Home / News / Rick Perry claims creationism and evolution are taught in Texas schools; Texas Education Agency says state doesn't require teaching of creationism
Rick Perry claims creationism and evolution are taught in Texas schools; Texas Education Agency says state doesn't require teaching of creationism

Rick Perry claims creationism and evolution are taught in Texas schools; Texas Education Agency says state doesn't require teaching of creationism

While Rick Perry was caught in a typical political moment—talking to a child–he was probably wishing he was holding babies, as the child's mother whispered questions for the child to ask the Governor of Texas–about whether Perry believes in evolution.  Perry chose to deadpan a political compromise to the child that some have called a ploy to reach his conservative Christian base for public benefit:

"I know your mom is asking about evolution," he said. "It's a theory that's out there and it's got some gaps in it. In Texas, we teach creationism and evolution because I feel you're smart enough to figure out which one is right."

Perry may have tickled his conservative Christian right wing base with that one, but the state of Texas Education Agency (on par with a state Department of Education) pushed back:

More definitively, Suzanne Marchman, a spokeswoman for the Texas Education Agency, the state’s version of the Department of Education, tells NBC, the state’s science standards for high-school biology “require students to analyze, evaluate, and critique, scientific explanations.”

Both Marchman and a representative of the Texas State Teacher's Assocation admitted that creationism could be being discussed in the classroom if it is brought up by students, or it may be teachers plan around the question.  But the State of Texas does not require creationism to be taught, as Perry has suggested.    Teaching creationism is unconstitutional, according to a Supreme Court case in Louisiana which was struck down by the court:

In fact, if it were true that the state of Texas required its public schools to teach both evolution and creationism, that would almost certainly be unconstitutional.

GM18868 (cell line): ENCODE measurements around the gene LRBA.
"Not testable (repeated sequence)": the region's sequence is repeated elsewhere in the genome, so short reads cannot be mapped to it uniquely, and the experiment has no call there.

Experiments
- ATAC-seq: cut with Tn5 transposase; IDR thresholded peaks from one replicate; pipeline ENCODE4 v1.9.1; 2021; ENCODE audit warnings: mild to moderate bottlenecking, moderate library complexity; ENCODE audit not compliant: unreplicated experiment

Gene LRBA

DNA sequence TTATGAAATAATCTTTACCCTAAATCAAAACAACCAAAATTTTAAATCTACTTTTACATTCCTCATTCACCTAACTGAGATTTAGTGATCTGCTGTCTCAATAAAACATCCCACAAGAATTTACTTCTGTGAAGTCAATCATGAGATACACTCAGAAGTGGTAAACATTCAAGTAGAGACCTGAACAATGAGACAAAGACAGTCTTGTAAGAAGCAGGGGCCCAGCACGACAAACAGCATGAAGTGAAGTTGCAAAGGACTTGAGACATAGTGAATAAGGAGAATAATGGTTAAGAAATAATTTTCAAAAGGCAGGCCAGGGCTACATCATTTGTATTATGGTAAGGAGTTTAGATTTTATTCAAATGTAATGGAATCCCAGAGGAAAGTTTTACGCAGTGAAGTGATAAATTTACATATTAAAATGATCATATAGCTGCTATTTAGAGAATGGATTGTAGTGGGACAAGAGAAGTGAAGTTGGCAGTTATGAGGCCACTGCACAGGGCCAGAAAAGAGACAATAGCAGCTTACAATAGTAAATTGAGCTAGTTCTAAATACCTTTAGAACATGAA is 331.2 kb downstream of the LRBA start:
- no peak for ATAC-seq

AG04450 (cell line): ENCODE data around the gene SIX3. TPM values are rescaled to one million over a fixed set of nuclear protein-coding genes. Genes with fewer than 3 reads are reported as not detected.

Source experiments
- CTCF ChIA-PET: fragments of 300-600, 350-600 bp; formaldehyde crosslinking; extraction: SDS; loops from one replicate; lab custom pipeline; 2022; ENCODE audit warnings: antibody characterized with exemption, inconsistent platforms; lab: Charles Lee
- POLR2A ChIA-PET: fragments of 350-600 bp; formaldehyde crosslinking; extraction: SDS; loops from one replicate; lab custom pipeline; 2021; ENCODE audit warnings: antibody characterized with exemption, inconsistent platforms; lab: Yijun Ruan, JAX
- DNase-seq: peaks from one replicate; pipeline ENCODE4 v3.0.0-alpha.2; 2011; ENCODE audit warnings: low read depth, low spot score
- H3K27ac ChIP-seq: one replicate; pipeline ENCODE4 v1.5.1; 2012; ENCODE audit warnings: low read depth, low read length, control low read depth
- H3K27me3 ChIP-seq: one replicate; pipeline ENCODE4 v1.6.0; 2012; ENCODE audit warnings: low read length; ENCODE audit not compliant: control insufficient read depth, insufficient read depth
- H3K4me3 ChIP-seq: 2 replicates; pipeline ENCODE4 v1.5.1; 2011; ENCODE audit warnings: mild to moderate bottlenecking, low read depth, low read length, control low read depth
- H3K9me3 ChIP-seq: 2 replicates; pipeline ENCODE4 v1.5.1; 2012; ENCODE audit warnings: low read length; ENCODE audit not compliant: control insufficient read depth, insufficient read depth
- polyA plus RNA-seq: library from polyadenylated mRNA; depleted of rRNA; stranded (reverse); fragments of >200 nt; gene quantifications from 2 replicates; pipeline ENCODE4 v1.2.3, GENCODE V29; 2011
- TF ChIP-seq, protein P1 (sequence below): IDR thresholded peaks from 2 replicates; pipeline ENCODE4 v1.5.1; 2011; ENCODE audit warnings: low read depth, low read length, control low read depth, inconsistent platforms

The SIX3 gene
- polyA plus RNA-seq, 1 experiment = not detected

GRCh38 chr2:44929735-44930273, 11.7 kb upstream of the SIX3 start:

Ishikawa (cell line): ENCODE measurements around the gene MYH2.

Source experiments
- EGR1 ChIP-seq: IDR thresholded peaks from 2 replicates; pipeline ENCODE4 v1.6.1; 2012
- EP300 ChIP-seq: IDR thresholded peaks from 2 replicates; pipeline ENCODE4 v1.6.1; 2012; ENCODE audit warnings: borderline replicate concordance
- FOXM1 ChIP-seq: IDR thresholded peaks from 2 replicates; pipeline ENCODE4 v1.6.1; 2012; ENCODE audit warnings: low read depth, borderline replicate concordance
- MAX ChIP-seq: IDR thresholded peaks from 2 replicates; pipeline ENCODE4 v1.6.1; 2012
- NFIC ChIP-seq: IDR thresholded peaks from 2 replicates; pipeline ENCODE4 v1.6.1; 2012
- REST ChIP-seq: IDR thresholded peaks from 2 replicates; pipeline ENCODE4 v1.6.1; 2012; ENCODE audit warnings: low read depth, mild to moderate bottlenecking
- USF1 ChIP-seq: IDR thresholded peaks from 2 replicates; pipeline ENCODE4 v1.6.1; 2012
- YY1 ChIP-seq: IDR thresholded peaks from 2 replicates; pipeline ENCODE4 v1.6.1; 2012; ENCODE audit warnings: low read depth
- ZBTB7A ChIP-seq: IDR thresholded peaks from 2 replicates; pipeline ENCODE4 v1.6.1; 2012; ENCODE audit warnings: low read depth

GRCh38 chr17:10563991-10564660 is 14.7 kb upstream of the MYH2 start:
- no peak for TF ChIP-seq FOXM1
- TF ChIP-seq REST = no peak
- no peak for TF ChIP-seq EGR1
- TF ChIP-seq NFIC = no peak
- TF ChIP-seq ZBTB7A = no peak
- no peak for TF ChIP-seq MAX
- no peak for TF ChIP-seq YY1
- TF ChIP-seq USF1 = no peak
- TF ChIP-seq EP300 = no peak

State officials and school officials, though, said there is no Texas law or state education standard requiring the teaching of both. Instead, again, state-education policy requires students to "analyze, evaluate, and critique" the scientific basis for evolution. Defenders of the governor said he was merely describing what often happens in classrooms, as students discuss the merits of evolution versus creationism.

In 1987, the U.S. Supreme Court ruled that requiring the teaching of creationism, or forbidding the teaching of evolution, violates the separation of church and state. The court struck down a Louisiana law that banned teaching evolution unless accompanied by instruction in creationism.

The law's purpose, wrote Justice William Brennan for the court's majority, "was to restructure the science curriculum to conform with a particular religious viewpoint. Out of many possible science subjects taught in the public schools, the legislature chose to affect the teaching of the one scientific theory that historically has been opposed by certain religious sects."

As far back as 2009 Perry seemed to be trying to tip the scales in creationism's favor when he appointed creationist Gail Lowe over the creationist Cynthia Dunbar to replace creationist Don McLeroy:

Governor Rick Perry – who has even nicer hair than Rod Blagojevich – has appointed Gail Lowe rather than Cynthia Dunbar to head the Texas Board of eduction to replace Don McLeroy. This keeps the board unchanged with 7 to 9 of the 15 votes being evangelical fundamentalist Creationists deciding what Texas children read and learn.

About Dakota O'Leary

Dakota O'Leary is a freethinker, and often sassy, scholar of theology and literature. She got her Bachelor of Arts degree in English and Theology from the State University of New York College at Buffalo, and her Master of Arts degree in Theology and Literature from Antioch University-Midwest. She is a contributing writer focusing on eschatology, biblical prophecy, and general religious news. Dakota is a co-host of the God Discussion radio show, offering insight to the news stories of the week. We like to call her "our in-house Biblical prophecy expert" as her articles on eschatology have received over 200,000 views on God Discussion.
  • Aw shucks, in Texas we do things the Godly way!

    I have to find the link … there was an incident where enraged parents stormed out of a presentation by the Science Guy because what he said conflicted with the bible. I am not at a computer but will find that when I get back.


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